Wall Street’s five biggest banks are off to their worst start in four years. JPMorgan Chase & Co. (JPM), Bank of America Corp., Citigroup Inc., Goldman Sachs Group Inc. and Morgan Stanley had combined first-half revenue of $161 billion, down 4.5 percent from 2011 and the lowest since $135 billion in 2008. The firms blamed the decline on low interest rates and a drop in trading and deal-making.
Low government bond yields are a legacy of the credit crisis that caused more than $2 trillion in write downs and losses at global financial institutions, according to data compiled by Bloomberg.
After cutting its target rate for overnight loans between banks in 2008 to a range of zero to 0.25 percent, the Fed under Chairman Ben S. Bernanke bought $2.3 trillion of Treasury and mortgage-related debt to reduce market interest rates and stimulate the economy.
The central bank owned $1.66 trillion of Treasuries as of August, ahead of China’s $1.16 trillion.
Investors are more willing to accept low yields “when you have large demand from the Fed as well as natural demand from banks,” said Matthew Duch, a fixed-income money manager at Calvert Investments, which oversees more than $12 billion in assets. “Are bonds where banks want to be right now? No, but given the uncertainty over regulation, the economy and still weak loan demand in the market it’s the best of lots of bad options,” he said.
Banks have “very conservative” balance sheets, JPMorgan Chief Executive Officer Jamie Dimon said in a July 13 conference call with analysts. The bank lent out $700 billion of its $1.1 trillion in deposits in the second quarter. “That would generally be considered totally conservative,” Dimon said.
JPMorgan increased the Treasury and government agencies portion of their available-for-sale credit portfolio to $11.743 billion as of June 30, from $8.351 billion at the start of the year, according to a filing with the Securities and Exchange Commission on Aug. 9.
“We get a lot of deposits in,” he said. “The extra deposits of $423 billion, plus equity, plus some other net liabilities, give us $522 billion that’s not being lent out that we have to invest.”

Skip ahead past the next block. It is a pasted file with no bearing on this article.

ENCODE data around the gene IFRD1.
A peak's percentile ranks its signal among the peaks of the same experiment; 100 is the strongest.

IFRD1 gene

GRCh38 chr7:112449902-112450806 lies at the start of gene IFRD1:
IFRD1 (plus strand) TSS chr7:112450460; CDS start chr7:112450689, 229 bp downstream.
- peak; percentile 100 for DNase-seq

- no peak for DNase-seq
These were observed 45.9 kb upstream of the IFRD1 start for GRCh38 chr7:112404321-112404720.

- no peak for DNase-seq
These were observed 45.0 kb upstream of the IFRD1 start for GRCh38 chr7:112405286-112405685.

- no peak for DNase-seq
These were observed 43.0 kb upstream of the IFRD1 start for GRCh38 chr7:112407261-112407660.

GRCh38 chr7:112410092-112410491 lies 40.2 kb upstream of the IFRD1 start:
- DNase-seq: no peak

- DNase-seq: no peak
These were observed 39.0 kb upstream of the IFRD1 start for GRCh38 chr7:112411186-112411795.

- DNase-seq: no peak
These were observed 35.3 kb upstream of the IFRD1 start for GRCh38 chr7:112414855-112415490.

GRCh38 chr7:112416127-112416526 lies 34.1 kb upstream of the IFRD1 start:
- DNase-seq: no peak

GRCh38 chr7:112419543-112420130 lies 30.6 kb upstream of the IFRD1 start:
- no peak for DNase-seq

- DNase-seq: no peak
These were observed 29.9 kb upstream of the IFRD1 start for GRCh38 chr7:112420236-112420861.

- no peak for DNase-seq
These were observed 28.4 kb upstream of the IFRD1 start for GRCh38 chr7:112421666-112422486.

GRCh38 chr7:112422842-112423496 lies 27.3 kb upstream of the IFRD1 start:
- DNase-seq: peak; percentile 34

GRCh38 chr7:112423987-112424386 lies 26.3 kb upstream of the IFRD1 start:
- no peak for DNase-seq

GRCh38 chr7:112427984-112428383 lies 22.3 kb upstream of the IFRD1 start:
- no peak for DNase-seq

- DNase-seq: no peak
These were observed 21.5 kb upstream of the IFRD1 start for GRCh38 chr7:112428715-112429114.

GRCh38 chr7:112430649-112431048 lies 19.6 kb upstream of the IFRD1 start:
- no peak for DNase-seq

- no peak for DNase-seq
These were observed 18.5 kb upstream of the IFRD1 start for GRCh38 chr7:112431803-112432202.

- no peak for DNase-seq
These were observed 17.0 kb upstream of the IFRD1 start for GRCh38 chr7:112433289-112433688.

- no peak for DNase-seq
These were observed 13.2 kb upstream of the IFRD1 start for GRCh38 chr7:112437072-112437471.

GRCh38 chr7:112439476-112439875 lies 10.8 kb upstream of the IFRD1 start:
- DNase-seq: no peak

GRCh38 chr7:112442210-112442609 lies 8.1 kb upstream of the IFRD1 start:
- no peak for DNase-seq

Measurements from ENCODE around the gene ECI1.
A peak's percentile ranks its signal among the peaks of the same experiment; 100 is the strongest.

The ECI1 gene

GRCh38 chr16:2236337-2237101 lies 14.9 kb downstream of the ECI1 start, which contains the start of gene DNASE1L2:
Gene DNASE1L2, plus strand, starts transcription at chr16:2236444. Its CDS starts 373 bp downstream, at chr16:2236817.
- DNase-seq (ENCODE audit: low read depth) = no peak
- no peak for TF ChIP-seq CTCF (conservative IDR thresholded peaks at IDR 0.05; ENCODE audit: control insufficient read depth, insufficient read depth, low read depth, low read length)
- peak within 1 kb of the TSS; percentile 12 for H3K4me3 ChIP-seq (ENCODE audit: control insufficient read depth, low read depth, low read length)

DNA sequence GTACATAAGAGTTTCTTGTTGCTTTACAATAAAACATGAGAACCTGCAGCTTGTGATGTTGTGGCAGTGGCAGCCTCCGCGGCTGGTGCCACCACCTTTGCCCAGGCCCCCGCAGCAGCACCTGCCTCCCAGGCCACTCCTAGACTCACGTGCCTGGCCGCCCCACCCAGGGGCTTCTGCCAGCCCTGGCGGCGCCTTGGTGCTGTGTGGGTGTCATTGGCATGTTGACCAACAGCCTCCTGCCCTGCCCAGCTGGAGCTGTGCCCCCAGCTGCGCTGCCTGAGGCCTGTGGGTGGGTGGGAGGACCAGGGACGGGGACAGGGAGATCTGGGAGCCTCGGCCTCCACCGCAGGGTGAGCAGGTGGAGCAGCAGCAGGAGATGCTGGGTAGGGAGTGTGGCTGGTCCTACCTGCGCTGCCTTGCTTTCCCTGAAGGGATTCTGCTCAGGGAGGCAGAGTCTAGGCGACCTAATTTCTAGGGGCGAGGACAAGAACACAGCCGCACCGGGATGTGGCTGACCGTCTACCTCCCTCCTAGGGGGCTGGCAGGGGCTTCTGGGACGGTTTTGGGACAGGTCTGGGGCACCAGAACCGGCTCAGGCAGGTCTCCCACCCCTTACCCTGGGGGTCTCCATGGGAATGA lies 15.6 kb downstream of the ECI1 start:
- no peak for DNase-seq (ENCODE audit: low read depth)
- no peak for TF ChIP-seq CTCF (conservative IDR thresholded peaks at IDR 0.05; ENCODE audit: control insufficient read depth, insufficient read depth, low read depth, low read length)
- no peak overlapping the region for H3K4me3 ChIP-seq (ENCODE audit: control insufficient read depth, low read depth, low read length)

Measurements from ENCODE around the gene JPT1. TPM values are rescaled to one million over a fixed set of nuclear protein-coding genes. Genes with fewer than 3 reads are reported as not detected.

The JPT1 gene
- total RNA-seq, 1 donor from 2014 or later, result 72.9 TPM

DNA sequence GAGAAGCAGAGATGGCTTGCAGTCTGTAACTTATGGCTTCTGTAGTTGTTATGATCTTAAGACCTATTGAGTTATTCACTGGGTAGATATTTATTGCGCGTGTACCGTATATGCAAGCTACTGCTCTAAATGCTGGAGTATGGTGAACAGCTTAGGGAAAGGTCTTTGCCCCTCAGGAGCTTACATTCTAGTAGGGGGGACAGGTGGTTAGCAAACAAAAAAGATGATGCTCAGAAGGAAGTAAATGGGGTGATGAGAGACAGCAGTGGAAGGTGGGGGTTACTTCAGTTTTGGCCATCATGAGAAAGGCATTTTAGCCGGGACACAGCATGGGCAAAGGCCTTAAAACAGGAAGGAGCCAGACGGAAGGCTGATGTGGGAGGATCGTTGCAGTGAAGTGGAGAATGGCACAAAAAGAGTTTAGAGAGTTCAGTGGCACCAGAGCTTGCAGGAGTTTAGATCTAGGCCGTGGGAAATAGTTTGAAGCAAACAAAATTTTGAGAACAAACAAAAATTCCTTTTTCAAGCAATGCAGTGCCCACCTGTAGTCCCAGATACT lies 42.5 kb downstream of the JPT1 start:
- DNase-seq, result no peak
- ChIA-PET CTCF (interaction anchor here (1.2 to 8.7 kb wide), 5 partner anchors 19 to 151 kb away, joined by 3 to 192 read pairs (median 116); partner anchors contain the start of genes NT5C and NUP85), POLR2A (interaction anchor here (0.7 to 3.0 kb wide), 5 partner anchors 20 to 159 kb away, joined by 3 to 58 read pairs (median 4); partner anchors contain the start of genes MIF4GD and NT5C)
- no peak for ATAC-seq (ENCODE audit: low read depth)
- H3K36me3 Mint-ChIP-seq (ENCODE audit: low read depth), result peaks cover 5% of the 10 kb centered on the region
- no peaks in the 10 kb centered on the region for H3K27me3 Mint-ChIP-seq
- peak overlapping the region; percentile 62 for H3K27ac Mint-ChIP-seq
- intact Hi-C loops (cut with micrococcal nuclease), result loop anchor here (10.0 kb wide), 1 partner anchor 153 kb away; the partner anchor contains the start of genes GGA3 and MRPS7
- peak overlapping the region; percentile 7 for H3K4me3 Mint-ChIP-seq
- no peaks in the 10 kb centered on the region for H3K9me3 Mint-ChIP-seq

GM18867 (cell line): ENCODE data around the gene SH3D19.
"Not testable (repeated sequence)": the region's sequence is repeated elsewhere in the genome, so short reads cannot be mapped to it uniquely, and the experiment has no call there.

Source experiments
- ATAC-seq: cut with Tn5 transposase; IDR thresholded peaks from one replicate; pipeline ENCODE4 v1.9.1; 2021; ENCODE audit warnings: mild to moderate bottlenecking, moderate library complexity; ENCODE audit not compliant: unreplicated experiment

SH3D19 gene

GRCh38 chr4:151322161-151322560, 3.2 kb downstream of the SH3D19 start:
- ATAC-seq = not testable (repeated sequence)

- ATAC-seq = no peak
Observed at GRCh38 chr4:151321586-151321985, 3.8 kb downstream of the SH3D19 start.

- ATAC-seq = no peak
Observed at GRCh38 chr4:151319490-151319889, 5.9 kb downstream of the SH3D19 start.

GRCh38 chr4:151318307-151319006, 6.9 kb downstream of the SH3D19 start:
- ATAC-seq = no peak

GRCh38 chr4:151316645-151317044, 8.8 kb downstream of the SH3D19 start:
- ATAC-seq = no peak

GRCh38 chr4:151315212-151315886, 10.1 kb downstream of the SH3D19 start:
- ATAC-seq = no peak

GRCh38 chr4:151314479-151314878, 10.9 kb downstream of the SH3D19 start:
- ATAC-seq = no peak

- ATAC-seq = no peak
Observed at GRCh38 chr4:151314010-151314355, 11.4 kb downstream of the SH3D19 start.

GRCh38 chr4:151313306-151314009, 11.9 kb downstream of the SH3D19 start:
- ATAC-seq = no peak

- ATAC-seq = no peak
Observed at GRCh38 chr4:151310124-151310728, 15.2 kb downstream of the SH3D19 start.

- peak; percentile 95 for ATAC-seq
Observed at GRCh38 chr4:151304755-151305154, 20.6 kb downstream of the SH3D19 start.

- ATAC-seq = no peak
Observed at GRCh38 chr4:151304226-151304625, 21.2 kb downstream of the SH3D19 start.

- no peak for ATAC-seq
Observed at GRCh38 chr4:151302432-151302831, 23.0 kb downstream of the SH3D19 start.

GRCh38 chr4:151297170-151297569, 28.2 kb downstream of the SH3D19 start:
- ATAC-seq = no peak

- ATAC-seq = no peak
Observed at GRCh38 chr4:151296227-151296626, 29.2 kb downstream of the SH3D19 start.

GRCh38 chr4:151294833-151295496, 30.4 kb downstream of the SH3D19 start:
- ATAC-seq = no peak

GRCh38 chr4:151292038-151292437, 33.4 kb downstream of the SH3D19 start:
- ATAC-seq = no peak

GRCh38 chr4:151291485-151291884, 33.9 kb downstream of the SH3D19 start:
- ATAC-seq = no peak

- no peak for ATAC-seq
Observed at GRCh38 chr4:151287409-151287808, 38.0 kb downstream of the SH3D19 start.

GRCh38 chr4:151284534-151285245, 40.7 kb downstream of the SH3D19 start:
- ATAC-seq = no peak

The global supply of the highest-quality securities, as measured by ratings companies, is poised to fall by as much as $4 trillion. Reforms such as the Dodd-Frank financial-overhaul law and global regulations set by the Bank for International Settlements require institutions to hold more top-graded debt.
Lenders have an added incentive to buy Treasuries after the Basel Committee on Banking Supervision proposed rules in 2011 that banks increase available capital to bolster the cushion against potential losses and better measure and control their risk. Treasuries’ safety and liquidity makes them suitable capital under regulations designed to prevent a repeat of the global financial crisis.
Loans are being damped by the slow recovery. Gross domestic product expanded at a 1.5 percent annual rate in the second quarter after a revised 2 percent gain in the prior three months, below the average of 2.6 percent since 1982, the Commerce Department said on July 27.
The share of U.S. households viewing the economy as heading in the wrong direction rose to 45 percent in August, the highest since November, from 36 percent in July, the Bloomberg Consumer Comfort survey showed today. The monthly expectations gauge dropped to minus 22 from minus 11. The weekly Bloomberg Consumer Comfort Index fell to minus 44.4 in the period ended Aug. 12, the lowest since January, from minus 41.9.
Household purchases, which account for about 70 percent of GDP, grew at the slowest pace in a year, according to the commerce department’s report on GDP.
Fed policy makers said Aug 1 they would provide more monetary stimulus “as needed.”
“There’s all sorts of good long-term developments that are occurring on household balance sheets, but you sense the Fed would like them to be not quite as thrifty and instead put a little more money to work,” said Jim Vogel, head of agency-debt research at FTN Financial in Memphis, Tennessee. “But that’s not going to happen without salary incomes rising.”
That explains the gap between deposits and lending, said Jeffrey Caughron, a partner at Baker Group LP in Oklahoma City who advises community banks on more than $30 billion of investments.
“It’s a function of inherently weak demand for loans and that relates to inherently weak demand in the economy,” he said. “Consumers, households, businesses: they’re paying down debt, they’re saving money, they’re not borrowing. They don’t have an appetite.”